DOHA, Qatar — The Mulberry Tavern is tucked away inside a five-star hotel off a side road in Qatar’s most exclusive district. Technically, it serves a country whose religion prohibits alcohol, but its menu lists over 100 alcoholic drinks. Its servers hustle $15 draft beers, $23 cocktails and $113 bottles of wine to tables adorned with the flags of World Cup participants. And, with Western music humming and kickoff approaching, it is bracing itself.
It has not been advertised as part of the 2022 World Cup experience, nor have any local pubs. In Qatar, as World Cup organizing chief Nasser Al Khater has said, "alcohol is not part of our culture." And so, in preparing the tournament, FIFA and Qatari organizers have straddled a fraught line between a host nation that frowns upon booze and a sport that guzzles it. They will sell it at Fan Fests but not in stadiums. They will promote Budweiser, an official World Cup sponsor, but not alcohol as a product. Their relative silence has left thousands of incoming visitors unaware that a couple hundred hotel bars and restaurants can satisfy their drinking needs.
Behind the scenes, however, a map maintained by an American fan is doing their work for them.
Ed Ball, a Seattle-based aerospace salesman, initially created his Qatar Alcohol Map as “something useful for myself.” Then he shared it with beer-drinking buds and fellow supporters of U.S. soccer. And over time, it spread. Over several months, it has been viewed over 320,000 times, Ball told Yahoo Sports, and that number is growing by increasing thousands every day. Fans from England and Wales are using it. Fans from Mexico and South America are using it. People working at the tournament in official capacities are using it as well.
None of those officials will promote it, because they remain conscious of their hosts’ sensibilities. The New York Times reported Monday, for example, that Qatar’s royal family had demanded that beer tents outside stadiums be moved to less visible locations. Locals are worried that an influx of intoxicated fans could overrun a very non-intoxicated city.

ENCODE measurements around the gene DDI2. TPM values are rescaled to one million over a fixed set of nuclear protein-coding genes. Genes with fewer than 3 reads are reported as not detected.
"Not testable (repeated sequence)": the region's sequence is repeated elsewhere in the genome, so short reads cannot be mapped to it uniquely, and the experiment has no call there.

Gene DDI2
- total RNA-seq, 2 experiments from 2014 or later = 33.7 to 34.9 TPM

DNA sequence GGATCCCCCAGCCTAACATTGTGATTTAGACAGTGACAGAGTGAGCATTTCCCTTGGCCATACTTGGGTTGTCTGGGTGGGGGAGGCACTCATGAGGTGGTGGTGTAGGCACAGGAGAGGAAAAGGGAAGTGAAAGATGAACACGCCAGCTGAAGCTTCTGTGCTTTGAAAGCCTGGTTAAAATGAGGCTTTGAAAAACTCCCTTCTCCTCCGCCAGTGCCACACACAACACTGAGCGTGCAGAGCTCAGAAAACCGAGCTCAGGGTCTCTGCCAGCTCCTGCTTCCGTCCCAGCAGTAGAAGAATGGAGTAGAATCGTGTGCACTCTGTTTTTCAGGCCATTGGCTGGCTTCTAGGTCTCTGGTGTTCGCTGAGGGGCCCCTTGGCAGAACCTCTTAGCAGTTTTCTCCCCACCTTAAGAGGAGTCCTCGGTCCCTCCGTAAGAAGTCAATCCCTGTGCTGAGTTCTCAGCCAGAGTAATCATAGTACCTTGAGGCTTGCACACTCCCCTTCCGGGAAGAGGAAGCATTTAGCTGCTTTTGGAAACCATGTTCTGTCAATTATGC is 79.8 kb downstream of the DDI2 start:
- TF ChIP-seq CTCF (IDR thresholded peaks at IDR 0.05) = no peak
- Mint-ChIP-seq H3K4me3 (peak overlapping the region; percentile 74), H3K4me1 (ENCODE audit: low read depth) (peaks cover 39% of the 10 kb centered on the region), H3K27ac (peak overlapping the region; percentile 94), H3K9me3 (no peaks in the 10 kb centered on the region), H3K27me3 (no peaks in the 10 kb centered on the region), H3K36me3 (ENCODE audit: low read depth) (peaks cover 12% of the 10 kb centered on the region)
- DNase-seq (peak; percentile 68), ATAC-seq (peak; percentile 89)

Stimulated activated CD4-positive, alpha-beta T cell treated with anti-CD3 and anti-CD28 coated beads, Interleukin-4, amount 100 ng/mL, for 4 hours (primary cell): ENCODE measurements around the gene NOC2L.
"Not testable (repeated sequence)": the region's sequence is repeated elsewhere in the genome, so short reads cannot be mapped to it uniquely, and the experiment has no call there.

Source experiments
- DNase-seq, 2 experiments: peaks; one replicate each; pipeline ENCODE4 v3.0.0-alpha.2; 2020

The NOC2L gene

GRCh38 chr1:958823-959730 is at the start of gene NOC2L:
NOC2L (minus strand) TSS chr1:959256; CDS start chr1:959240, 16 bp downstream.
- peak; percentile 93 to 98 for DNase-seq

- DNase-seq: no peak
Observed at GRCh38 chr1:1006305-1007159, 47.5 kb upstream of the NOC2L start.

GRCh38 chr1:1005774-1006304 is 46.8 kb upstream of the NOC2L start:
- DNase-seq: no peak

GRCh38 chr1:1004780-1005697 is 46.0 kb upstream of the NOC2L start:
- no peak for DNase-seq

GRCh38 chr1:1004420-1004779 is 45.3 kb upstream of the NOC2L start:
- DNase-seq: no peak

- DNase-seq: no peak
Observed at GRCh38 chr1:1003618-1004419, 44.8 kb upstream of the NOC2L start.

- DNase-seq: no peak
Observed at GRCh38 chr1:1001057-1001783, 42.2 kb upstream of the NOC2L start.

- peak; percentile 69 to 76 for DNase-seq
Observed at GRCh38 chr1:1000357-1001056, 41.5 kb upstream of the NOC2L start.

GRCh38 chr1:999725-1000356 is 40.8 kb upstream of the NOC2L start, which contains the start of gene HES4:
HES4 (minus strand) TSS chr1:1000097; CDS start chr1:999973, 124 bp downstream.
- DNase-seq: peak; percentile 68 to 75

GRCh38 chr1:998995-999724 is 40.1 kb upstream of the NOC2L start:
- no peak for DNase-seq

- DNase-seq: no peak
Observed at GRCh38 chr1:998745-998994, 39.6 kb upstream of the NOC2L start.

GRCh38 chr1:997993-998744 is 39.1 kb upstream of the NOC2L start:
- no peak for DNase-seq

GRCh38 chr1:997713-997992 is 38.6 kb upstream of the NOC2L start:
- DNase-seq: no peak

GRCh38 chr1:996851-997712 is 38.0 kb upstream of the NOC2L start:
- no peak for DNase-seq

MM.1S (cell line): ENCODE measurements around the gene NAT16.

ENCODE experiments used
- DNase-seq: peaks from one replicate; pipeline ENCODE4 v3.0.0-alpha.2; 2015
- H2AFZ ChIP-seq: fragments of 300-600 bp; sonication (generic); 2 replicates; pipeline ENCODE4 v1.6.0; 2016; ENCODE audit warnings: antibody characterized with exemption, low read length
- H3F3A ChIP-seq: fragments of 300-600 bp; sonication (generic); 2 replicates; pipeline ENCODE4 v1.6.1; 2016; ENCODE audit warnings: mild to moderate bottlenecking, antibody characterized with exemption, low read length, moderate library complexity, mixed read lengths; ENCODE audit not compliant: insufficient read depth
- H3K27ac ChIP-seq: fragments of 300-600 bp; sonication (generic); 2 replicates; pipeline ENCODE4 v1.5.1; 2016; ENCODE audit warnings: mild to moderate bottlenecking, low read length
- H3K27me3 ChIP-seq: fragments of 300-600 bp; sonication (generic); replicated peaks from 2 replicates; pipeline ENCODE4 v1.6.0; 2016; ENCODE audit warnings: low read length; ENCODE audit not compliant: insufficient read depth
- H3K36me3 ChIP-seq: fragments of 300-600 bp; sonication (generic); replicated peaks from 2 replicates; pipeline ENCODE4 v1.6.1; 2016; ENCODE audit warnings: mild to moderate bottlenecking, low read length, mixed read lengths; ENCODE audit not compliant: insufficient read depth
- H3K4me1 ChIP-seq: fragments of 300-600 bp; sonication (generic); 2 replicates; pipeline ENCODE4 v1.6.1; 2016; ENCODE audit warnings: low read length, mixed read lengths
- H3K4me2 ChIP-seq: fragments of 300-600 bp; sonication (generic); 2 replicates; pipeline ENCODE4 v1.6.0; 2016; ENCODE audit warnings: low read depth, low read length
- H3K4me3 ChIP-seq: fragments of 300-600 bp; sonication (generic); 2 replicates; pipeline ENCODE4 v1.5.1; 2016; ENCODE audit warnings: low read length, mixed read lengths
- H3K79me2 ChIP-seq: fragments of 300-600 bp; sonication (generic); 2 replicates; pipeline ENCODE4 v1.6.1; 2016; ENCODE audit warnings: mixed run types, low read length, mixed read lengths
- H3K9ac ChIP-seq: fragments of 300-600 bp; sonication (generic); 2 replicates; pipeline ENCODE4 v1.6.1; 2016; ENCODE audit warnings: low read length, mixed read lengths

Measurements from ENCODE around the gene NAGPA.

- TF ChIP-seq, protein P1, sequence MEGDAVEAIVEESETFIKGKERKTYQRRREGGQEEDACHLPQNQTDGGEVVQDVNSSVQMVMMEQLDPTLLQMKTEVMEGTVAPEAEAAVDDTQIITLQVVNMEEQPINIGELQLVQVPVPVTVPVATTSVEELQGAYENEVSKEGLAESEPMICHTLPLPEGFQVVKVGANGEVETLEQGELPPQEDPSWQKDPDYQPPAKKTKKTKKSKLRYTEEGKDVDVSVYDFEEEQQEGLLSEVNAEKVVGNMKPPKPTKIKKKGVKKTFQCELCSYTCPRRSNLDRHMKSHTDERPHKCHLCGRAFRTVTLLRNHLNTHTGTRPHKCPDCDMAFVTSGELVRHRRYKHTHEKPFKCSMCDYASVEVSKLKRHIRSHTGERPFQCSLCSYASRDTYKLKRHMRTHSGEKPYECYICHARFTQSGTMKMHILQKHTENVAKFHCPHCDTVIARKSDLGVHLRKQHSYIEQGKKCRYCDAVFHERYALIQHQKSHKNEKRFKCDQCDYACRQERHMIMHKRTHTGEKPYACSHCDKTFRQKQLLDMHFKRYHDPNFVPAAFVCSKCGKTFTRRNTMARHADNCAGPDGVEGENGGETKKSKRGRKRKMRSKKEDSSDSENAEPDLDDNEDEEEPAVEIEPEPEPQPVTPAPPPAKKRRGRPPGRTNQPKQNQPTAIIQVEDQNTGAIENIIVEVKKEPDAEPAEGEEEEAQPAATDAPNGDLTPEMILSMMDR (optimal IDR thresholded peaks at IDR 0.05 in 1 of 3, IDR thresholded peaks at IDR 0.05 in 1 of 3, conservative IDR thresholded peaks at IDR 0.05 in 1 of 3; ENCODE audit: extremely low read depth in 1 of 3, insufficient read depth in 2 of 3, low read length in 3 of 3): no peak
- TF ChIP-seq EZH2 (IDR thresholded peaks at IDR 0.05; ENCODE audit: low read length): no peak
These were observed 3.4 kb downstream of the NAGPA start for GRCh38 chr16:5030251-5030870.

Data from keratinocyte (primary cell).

But inside the Mulberry, and at the other 195 bars, restaurants and clubs on Ball’s list, lines will grow, and alcohol will flow — and nobody knows whether it’ll be enough to serve the roughly 1 million guests that the World Cup is expecting.
From connoisseur to curator
Islam’s disapproval of alcohol and Qatari laws criminalizing public consumption sparked concerns among Western fans that the 2022 World Cup would be a dry one. Qatari law also prohibits the import of alcohol. Grocery stores aren’t allowed to sell it. There is just one solitary distribution hub, the mildly named Qatar Distribution Company (QDC), which requires a permit, Qatari citizenship, employer permission, social status and the braving of long lines.
In other words, it isn’t for foreign fans — so they wondered whether they’d be able to drink at all. Ball, a self-described craft beer “connoisseur,” was one of them. And that’s when he began his research.
He quickly realized that the fears, inflamed in part by incredulous tabloids, were overblown. Qatari authorities grant alcohol licenses to hotels — which, in general, act as safe havens from Qatar’s most conservative laws. They’re where people go to have pre-marital sex and, most prominently, to drink.